Tuesday morning, we gathered our first-calf heifers and their Wagyu X calves and drove them a couple of miles to our corrals to be processed with a second round of vaccinations before shipping the calves to Snake River Farms in Idaho.
Wednesday morning, Clarence and the girls separated the cows from their calves to be weighed before processing.
Once separated, the calves come down the lane to the scales. With these weights we can lock in a price when we ship the calves at the end of the month and determine if all the calves can be hauled on one truck. But after balancing the scales, I noticed a rabbit hiding in the scale box.
With very little grass to grow up on, the calves weighed about 100 pounds less than normal, in part because we’re shipping three weeks earlier due to our drought conditions. Nevertheless, we were pleased that both cows and calves were in good shape.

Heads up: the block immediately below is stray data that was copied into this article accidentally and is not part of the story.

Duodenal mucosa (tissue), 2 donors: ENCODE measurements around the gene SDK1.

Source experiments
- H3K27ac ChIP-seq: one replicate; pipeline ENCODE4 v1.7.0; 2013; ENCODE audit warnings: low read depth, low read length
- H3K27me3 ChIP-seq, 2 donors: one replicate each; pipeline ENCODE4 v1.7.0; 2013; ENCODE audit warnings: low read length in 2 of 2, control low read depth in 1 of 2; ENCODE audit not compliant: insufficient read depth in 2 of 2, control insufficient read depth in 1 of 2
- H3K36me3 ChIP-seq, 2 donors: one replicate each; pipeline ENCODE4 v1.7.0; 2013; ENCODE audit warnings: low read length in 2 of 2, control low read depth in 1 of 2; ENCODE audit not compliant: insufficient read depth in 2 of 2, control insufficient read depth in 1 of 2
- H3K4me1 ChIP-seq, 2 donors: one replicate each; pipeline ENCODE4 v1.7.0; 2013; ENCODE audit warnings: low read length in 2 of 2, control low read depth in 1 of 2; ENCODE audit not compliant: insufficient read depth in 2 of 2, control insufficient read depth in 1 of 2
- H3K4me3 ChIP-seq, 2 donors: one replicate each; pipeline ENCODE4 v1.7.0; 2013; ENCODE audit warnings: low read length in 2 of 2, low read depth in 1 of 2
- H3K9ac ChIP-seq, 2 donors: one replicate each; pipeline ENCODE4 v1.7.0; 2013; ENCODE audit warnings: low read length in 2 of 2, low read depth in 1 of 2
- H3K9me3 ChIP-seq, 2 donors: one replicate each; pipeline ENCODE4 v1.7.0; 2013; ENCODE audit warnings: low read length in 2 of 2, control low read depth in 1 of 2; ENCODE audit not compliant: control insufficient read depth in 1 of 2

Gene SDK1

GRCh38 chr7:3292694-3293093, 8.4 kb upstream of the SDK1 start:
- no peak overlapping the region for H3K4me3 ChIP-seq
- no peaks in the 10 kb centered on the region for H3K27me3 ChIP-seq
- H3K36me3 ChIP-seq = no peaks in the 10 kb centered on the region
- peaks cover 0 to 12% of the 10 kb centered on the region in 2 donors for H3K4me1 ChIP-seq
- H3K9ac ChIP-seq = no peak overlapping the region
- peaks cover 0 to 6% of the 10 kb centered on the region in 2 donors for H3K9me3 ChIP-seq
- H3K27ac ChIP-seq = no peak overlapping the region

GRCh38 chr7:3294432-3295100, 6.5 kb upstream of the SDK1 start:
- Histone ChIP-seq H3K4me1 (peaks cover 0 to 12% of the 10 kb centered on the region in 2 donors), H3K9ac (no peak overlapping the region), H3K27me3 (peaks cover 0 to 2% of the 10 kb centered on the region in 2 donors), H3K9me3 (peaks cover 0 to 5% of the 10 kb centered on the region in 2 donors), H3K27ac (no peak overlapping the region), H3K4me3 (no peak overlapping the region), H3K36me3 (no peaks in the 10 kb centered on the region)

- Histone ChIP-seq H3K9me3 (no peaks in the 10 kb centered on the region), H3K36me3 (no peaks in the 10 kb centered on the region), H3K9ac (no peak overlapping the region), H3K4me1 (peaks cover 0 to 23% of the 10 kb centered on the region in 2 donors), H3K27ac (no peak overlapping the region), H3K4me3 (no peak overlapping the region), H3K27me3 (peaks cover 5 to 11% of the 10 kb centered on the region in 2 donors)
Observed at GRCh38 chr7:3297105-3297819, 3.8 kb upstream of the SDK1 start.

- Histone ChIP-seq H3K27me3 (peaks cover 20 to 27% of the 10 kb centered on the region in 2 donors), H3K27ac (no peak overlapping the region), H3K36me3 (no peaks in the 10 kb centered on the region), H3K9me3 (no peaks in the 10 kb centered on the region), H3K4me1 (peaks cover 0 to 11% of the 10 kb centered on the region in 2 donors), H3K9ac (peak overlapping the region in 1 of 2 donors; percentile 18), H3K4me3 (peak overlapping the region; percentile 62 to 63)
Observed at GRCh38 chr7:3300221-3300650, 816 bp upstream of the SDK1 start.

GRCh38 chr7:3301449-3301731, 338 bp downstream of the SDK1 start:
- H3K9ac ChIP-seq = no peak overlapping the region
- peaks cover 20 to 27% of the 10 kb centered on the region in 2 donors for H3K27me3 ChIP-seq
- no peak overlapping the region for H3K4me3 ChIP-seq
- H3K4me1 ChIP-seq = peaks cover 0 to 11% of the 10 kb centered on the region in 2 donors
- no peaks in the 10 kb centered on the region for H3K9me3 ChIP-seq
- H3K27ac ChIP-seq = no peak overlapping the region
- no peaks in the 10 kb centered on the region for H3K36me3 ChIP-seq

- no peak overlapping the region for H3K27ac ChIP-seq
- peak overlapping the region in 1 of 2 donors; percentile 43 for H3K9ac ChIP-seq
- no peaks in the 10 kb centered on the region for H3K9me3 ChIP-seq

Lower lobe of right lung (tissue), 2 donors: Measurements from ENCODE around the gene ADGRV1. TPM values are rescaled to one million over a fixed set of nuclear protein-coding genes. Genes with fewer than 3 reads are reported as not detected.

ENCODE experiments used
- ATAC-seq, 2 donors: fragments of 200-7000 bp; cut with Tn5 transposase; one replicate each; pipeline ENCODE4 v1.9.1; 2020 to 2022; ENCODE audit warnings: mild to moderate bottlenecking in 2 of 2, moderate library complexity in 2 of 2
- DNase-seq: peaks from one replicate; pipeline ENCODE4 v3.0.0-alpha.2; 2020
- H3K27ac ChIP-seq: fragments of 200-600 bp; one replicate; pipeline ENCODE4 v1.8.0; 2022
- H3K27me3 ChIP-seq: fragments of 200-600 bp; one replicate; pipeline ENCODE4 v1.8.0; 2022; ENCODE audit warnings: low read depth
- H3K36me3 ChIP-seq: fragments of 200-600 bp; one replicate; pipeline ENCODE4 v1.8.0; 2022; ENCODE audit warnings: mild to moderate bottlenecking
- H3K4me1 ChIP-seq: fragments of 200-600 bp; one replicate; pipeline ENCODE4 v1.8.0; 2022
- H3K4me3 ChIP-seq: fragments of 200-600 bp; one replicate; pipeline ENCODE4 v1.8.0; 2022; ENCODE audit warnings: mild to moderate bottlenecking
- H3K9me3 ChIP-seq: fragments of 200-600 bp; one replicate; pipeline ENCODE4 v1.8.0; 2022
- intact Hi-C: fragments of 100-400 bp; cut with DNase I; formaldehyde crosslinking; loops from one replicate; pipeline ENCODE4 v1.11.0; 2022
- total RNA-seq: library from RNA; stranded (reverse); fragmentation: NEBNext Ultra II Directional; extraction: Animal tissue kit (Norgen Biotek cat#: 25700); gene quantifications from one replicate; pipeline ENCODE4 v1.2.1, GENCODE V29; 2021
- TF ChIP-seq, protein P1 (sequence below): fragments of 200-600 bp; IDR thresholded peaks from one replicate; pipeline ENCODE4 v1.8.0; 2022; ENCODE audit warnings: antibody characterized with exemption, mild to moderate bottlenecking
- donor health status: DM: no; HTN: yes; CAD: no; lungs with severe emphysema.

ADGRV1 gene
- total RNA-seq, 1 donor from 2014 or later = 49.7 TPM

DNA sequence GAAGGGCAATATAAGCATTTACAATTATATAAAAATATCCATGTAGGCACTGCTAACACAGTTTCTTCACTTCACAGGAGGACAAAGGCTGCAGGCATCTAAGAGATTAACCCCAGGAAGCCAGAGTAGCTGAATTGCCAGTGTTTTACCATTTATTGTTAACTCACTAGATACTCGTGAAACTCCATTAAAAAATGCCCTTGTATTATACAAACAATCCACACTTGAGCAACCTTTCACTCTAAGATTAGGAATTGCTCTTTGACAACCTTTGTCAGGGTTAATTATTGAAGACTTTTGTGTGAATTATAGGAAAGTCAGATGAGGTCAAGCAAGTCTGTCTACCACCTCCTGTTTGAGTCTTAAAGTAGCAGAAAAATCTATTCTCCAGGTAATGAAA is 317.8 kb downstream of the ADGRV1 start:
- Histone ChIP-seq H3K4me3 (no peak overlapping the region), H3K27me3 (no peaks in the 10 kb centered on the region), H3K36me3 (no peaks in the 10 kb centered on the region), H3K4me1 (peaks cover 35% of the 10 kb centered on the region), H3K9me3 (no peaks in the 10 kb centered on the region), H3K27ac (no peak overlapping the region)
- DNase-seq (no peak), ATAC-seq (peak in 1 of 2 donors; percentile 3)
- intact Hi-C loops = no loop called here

All very routine, little things like rabbits and cobwebs seem symbolic as we all hang in the balance.
I’m a born and raised suburban gal… and I appreciate all I am learning on your blog.
(I have a parcel of rangeland in Eastern Oregon that my great-great grandfather bought as a land speculation at the turn of the twentieth century … my husband and I are the only ones who have ever seen the land… cattle from one of the local ranches graze there.)
Thanks, Jane, we’re glad to hear that our perspective is beneficial. Likewise, your blog offers exceptional photographs, information and Native American legends that makes our connection to this earth even richer.